From Andrew Frost…
After recent outings for the Biennale of Sydney where it seemed that the Art Gallery of NSW was no longer a major venue, the 19th BoS finds the venerable institution giving over the entirety of its Lower Ground floor to the show where it features the work of 17 artists. Indeed, there’s a lot to see and experience as BoS curator Juliana Engberg’s selection continues the same formal interests as the work at Cockatoo Island and the MCA with an emphasis on surrealism, poetry and the beautiful in photo media, video, performance art and installation.
Among the highlights of the video works at the AGNSW is Angelica Mesiti’s In The Ear of the Tyrant, a multichannel work featuring a performance of a prefiche – a professional female mourner who accompanies a funeral procession – set in an ambiguous although apparently ancient indoor setting. Bindi Cole’s We All Need Forgiveness eschews all theatrical trappings for a video installation featuring faces intoning, “I forgive you… I forgive you….” More abstract but as compelling is Rosa Barba’s Time As Perspective, a film loop installation that meditates on the material qualities of film and the landscape. Deborah Kelly’s No Human Being is Illegal [In All Our Glory] is a stunning series of life size photo collages that morph and evolve over the course of the show, while Mircea Cantor’s Sic Transit Gloria Mundi achieves a poetic and lyrical presence through the meeting of flame and flesh.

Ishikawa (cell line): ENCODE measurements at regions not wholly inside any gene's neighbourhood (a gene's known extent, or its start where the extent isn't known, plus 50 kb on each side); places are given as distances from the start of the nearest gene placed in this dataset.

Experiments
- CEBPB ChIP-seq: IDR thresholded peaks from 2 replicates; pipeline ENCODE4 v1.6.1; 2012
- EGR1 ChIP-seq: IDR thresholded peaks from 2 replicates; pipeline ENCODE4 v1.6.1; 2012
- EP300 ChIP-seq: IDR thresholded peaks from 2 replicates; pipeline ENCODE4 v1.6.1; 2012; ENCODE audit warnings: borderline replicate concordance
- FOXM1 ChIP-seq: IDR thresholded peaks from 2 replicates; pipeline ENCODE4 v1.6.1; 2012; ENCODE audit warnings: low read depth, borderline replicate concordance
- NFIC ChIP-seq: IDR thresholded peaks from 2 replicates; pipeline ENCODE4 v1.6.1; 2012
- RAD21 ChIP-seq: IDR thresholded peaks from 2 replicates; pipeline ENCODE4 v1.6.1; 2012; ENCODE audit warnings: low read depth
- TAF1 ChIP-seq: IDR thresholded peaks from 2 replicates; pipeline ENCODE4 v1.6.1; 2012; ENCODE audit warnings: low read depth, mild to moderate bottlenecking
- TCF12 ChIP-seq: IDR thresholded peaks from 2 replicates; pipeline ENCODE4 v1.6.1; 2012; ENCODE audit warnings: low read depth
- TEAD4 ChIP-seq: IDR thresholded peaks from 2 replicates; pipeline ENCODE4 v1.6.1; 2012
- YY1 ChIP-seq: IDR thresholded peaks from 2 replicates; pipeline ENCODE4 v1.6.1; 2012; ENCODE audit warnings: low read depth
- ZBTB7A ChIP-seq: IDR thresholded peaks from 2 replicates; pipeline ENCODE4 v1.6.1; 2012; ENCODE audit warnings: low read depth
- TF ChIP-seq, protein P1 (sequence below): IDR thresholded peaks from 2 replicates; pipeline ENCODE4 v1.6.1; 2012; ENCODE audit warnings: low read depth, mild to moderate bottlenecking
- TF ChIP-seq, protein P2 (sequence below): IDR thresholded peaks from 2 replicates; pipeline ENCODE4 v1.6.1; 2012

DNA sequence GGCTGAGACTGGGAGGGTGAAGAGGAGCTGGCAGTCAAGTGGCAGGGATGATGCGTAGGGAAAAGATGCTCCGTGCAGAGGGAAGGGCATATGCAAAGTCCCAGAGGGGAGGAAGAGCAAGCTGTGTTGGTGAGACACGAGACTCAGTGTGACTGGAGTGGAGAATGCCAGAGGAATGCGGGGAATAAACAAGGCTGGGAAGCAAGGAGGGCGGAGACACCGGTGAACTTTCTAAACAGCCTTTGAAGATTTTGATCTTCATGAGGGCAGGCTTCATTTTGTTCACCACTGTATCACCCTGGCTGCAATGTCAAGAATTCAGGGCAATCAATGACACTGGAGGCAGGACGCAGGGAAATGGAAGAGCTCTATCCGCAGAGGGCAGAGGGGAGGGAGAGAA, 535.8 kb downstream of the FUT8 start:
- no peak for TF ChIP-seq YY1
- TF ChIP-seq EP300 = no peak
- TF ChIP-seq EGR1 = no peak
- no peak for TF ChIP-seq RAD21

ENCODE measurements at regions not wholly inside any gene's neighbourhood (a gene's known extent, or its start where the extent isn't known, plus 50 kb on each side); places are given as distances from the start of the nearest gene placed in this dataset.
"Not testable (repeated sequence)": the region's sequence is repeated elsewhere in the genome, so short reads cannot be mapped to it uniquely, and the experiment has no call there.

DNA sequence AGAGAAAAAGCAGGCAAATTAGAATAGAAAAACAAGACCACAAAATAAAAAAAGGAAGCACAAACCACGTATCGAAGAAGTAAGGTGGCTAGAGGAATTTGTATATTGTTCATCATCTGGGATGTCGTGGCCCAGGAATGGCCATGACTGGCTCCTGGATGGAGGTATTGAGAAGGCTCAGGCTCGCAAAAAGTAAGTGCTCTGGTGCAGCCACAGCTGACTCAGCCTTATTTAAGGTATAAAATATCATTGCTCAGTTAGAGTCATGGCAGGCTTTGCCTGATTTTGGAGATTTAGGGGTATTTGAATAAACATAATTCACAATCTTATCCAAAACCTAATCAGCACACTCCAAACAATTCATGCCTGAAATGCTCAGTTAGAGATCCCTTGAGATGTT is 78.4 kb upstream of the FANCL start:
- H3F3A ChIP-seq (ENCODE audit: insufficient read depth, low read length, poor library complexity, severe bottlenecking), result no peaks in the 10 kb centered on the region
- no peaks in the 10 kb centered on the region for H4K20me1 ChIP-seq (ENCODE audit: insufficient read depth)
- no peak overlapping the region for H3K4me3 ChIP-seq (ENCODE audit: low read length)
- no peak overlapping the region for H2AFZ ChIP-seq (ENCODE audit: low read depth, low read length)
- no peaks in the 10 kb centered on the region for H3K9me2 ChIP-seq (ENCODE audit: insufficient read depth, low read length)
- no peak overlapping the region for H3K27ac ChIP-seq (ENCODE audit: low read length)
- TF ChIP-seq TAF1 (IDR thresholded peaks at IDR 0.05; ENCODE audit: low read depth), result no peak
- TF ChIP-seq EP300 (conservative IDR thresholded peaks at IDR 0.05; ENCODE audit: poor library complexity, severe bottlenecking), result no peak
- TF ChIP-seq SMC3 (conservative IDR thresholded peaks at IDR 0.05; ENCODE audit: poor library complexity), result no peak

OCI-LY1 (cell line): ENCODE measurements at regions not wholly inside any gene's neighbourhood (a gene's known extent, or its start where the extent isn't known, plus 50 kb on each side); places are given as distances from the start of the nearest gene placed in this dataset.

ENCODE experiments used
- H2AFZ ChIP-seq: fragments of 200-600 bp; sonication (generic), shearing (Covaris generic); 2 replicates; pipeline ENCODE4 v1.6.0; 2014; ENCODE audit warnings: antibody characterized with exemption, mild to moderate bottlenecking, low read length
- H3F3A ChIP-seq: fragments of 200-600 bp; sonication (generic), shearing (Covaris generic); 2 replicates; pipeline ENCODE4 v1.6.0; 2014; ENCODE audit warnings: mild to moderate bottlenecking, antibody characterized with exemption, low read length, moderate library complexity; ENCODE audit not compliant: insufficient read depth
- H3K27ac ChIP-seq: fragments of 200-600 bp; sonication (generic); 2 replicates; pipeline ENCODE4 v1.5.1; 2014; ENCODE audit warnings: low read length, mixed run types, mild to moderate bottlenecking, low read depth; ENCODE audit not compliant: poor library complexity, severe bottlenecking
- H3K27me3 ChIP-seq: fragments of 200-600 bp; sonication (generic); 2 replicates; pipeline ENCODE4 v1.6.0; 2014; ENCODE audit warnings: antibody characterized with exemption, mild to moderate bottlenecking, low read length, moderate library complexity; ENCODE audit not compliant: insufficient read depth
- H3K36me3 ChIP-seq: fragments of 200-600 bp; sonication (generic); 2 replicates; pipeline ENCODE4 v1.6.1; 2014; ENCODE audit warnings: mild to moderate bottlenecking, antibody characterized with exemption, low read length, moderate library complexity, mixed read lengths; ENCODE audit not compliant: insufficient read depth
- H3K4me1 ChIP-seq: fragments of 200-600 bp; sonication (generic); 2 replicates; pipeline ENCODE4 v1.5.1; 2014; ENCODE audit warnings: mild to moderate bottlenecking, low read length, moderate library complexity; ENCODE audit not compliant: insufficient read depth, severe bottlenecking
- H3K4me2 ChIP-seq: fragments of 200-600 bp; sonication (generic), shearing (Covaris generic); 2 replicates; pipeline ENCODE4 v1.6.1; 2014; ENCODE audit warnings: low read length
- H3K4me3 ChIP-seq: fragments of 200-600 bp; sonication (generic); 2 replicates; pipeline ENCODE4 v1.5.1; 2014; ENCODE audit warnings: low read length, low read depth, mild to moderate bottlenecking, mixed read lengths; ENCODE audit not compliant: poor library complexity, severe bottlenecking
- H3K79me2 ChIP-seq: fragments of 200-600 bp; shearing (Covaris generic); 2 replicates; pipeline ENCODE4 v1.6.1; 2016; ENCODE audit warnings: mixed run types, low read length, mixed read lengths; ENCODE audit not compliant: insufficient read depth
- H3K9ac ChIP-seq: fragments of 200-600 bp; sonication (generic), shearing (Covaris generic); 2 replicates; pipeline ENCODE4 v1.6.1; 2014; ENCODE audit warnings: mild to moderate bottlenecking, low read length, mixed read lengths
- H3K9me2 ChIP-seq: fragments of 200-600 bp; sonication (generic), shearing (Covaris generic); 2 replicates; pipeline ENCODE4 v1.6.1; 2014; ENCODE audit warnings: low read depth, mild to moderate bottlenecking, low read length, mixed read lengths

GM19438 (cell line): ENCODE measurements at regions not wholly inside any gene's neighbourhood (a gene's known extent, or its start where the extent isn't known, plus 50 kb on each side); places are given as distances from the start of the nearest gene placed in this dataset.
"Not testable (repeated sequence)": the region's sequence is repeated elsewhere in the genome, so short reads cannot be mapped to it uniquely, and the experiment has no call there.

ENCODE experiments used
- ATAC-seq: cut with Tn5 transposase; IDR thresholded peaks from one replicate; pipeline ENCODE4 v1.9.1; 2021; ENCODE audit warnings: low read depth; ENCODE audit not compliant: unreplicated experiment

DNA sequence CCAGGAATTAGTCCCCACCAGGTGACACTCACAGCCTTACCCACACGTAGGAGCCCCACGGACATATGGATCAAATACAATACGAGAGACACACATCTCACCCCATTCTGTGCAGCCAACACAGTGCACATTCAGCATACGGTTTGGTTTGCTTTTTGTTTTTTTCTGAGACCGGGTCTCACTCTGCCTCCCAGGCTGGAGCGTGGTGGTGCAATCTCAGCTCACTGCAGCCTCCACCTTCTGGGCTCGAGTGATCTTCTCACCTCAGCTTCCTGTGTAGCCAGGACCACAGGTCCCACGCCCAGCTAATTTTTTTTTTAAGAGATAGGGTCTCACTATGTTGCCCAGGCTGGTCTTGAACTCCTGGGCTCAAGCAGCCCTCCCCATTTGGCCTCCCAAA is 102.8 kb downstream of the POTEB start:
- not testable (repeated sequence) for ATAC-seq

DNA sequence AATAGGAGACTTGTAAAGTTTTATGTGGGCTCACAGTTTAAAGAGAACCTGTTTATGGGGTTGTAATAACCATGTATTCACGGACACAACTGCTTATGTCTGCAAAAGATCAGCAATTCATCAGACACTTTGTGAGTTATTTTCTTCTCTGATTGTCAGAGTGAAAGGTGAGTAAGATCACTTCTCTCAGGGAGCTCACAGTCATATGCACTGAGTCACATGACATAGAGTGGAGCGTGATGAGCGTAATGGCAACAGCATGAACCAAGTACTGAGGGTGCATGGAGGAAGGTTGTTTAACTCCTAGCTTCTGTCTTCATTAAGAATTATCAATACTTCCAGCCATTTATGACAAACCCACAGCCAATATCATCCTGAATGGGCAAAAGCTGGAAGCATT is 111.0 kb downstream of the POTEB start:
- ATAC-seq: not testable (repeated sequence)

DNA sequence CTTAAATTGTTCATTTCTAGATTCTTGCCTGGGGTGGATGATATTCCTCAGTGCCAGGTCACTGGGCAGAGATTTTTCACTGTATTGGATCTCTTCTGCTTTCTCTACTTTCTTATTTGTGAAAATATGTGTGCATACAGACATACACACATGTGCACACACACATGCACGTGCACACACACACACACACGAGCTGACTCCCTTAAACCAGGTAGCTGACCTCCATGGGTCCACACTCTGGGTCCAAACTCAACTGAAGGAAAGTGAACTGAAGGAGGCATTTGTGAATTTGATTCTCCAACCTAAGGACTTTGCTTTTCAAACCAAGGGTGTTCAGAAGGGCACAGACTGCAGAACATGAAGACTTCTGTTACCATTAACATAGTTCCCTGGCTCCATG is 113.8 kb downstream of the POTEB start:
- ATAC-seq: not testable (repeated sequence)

Carriageworks makes its debut as a BoS venue in 2014 and the installation of 12 major works in the new gallery space – as well as a 16 hour program of films and videos in a cinema setting by a further 12 artists – makes it a singular experience. The undoubted highlight of Carriageworks is Mathias Poledna’s A Village By The Sea, a recreation of an early movie musical number shown on 35mm film and presented inside a monumental black box. While Poledna’s work becomes a kind of disturbing cinematic uncanny, other more intimate pieces offer equally strange contemplation, such as in Ann Lislegaard’s talking fox in Tim Machine, and in Soren Thilo Funder’s eerie space age homage The Cosmonaut (I Don’t See Any God Up Here). Daniel McKewen’s Running Men offers the viewer the images of men running lifted from various Hollywood movies. Floating in the darkness of Carriageworks the piece takes on an almost religious flavour.
Finally, Artspace in Woolloomooloo scales back its participation in BoS this time around with the work of just five artists but places the emphasis on hypnotic minimalism and repetition, including Ugo Rondinone’s cast bronze birds in the The Cliff and Sol Archer’s video Black Sun.
Until June 9
Pic: Mathias Poledna,?A Village by the Sea, 2011 (35mm frame enlargement)?35mm film, 5:40 mins, black and white, optical sound?Courtesy the artist; Galerie Daniel Buchholz, Cologne and Berlin; Galerie Meyer Kainer, Vienna; and Richard Telles Fine Art, Los Angeles.